You may be wondering why I cut the the binding strip so wide when I was going to trim it in the end. There are 2 reasons: First, the trim becomes narrower as it's stretched along its length. Also, I like to be sure I have enough binding width to comfortably stretch around the sweater edge and to sew that final pass.

A stretchy Hong Kong finish will work with many sweater knits, as long as the binding fabric is thin enough. If using this finish with a very bulky sweater knit, I'd sew the sweater seam, steam it open, then attach the binding onto each edge separately, instead of both edges together as demonstrated above. (See free download Taming the Bulk When Sewing Sweater Knits.)

This seam allowance finish is a favorite of mine, and it can be accomplished with just a sewing machine. I think it's prettier than many edges that are overlocked or zigzagged and trimmed, if you've got the time!


Frocktails and Foldover Elastic

Recently, when doing a Facebook Live in the Sweater Knit Sewing group, I discussed the Stretchy Hong Kong finish. (A Hong Kong binding is a very neat and professional finish for seam allowances. My Stretchy Hong Kong finish is a variation of this binding that keeps the seam allowances nice and stretchy on sweater knits.) Someone asked me if it were possible to use foldover elastic (FOE) to finish the seam allowances when doing this stretchy version of a Hong Kong finish. I replied that I didn't really know since I’d never tried!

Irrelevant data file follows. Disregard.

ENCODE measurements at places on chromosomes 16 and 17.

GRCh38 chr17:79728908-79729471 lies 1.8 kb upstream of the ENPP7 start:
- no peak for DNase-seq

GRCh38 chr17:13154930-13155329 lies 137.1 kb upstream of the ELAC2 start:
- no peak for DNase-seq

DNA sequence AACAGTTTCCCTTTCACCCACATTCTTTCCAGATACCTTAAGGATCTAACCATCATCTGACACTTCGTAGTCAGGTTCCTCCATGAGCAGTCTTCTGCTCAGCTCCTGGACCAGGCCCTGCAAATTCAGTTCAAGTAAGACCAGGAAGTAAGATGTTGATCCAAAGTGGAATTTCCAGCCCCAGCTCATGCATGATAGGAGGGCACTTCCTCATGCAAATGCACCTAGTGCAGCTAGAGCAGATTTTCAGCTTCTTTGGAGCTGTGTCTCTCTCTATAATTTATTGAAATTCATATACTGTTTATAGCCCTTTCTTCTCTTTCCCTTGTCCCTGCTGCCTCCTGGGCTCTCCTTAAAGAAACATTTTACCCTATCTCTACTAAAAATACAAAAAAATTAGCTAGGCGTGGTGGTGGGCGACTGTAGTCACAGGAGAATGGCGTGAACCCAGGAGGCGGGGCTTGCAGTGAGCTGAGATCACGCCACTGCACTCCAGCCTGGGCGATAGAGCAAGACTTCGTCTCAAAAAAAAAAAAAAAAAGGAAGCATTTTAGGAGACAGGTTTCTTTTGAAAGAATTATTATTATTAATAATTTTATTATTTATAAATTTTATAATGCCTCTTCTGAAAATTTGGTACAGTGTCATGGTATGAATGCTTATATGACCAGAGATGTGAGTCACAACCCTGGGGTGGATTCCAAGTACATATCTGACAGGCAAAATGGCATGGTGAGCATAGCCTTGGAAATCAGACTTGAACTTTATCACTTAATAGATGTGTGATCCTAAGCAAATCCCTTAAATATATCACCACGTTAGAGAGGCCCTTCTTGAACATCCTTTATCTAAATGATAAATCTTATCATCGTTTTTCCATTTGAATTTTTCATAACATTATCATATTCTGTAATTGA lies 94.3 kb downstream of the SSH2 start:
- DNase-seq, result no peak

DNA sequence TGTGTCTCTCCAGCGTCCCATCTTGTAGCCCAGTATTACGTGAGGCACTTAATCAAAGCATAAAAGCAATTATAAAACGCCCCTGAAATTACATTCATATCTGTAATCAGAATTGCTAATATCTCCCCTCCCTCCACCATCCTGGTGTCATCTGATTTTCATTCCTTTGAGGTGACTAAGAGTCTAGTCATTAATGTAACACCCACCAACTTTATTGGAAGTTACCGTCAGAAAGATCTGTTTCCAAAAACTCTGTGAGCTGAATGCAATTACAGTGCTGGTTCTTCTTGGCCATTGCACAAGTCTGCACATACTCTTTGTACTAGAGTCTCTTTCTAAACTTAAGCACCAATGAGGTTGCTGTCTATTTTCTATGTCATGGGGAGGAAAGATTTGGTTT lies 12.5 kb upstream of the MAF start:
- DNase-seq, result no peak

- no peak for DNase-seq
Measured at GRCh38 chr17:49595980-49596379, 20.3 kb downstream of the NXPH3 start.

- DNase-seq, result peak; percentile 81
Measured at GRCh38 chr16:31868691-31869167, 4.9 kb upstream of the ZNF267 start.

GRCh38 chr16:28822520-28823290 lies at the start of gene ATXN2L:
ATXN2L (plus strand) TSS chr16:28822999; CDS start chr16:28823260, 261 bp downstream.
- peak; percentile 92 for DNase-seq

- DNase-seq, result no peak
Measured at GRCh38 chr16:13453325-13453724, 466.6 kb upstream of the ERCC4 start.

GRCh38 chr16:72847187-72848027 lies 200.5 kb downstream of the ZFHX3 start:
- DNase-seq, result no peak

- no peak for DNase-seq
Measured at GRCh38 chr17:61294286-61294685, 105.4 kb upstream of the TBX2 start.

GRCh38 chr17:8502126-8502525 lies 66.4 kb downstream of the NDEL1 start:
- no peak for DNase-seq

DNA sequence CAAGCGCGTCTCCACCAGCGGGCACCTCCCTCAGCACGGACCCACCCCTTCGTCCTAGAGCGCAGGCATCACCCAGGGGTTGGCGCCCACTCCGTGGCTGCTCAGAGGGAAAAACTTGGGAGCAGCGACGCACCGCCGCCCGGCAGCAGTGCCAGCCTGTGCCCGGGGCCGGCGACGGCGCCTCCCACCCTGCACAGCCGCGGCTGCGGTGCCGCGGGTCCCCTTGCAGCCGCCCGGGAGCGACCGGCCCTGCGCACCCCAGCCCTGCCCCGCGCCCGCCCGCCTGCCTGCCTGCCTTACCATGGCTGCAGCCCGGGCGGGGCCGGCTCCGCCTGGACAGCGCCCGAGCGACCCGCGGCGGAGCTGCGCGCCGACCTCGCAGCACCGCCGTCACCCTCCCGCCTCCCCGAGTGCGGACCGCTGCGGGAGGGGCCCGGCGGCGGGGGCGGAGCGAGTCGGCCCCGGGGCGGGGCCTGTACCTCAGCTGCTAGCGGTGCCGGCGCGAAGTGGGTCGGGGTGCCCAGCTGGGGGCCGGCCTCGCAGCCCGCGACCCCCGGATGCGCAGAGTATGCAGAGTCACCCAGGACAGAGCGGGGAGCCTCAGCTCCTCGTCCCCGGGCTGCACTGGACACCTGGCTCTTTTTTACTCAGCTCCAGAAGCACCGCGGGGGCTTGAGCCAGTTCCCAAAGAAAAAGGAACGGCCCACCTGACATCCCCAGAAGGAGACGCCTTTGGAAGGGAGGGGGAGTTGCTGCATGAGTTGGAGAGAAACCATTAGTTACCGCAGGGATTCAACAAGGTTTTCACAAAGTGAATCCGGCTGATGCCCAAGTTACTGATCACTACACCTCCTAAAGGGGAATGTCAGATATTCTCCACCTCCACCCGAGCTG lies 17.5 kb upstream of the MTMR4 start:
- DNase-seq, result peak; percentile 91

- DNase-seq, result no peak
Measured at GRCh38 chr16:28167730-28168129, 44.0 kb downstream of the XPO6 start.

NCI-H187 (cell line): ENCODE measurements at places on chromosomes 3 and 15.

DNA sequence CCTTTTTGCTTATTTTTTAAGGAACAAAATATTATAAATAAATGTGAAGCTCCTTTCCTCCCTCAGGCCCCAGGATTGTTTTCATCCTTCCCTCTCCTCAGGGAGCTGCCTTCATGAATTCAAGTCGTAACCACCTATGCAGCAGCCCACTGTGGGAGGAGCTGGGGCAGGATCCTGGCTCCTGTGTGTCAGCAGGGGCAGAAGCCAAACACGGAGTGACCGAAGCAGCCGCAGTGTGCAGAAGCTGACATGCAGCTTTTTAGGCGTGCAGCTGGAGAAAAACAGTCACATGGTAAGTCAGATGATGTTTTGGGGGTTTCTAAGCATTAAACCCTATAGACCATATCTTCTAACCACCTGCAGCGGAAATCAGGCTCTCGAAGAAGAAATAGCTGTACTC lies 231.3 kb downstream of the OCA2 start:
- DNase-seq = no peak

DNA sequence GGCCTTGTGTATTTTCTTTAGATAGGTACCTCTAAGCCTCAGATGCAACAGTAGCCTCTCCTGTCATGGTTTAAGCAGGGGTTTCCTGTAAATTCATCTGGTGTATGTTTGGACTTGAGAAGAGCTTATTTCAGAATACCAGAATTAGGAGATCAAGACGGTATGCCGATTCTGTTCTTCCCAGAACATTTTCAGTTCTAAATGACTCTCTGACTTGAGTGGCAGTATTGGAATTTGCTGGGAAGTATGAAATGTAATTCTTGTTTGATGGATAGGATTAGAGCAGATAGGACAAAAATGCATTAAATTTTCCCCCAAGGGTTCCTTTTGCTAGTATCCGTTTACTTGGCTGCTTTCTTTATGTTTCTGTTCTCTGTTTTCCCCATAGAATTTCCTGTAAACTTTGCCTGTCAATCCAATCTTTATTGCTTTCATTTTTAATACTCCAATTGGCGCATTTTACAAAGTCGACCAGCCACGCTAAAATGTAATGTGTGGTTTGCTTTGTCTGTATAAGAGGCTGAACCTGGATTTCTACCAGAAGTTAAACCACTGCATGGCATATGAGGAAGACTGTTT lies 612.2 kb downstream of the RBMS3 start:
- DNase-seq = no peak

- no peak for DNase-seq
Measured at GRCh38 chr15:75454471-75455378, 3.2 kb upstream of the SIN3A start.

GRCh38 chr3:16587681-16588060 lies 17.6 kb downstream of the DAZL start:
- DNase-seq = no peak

Well... weeks later I tried it and I didn’t like it. I don’t have the sample to show, because I never quite completed the trial. It turns out that FOE is too heavy for that application!

I like the look of this elastic, however. It's shiny on one side and matte on the other. There's a line along the length where you fold it. The elastic happens to be in my collection of elastics, because I like to have FOE on hand just in case I have the urge to make some underwear. Tip -- It's excellent for finishing the edges of panties!

And the shiny side happened to go perfectly with the fabric I used for my official NYC Frocktails sweater! (Frocktails is the name for a party where local people who sew come together for drinks and tasty snacks in order to discuss sewing and anything else. I think the first one I ever saw mentioned on Instagram was held in Melbourne, but the good idea spread and Frocktail parties are now held all over the globe.) I machine knitted my very silvery, metallic-looking fabric with rayon yarn that I've had for over a dozen years.

Though too heavy for seam allowances, I realized the FOE is actually great for the bottoms of sweaters. The weight, which was bad for seams, helps keep the sweater down. You may know that Chanel jackets have chains at the bottom to weigh down the garment so it hangs properly. That’s kind of what the FOE does in its own way. I considered it for a neckline as well but I have yet to try it.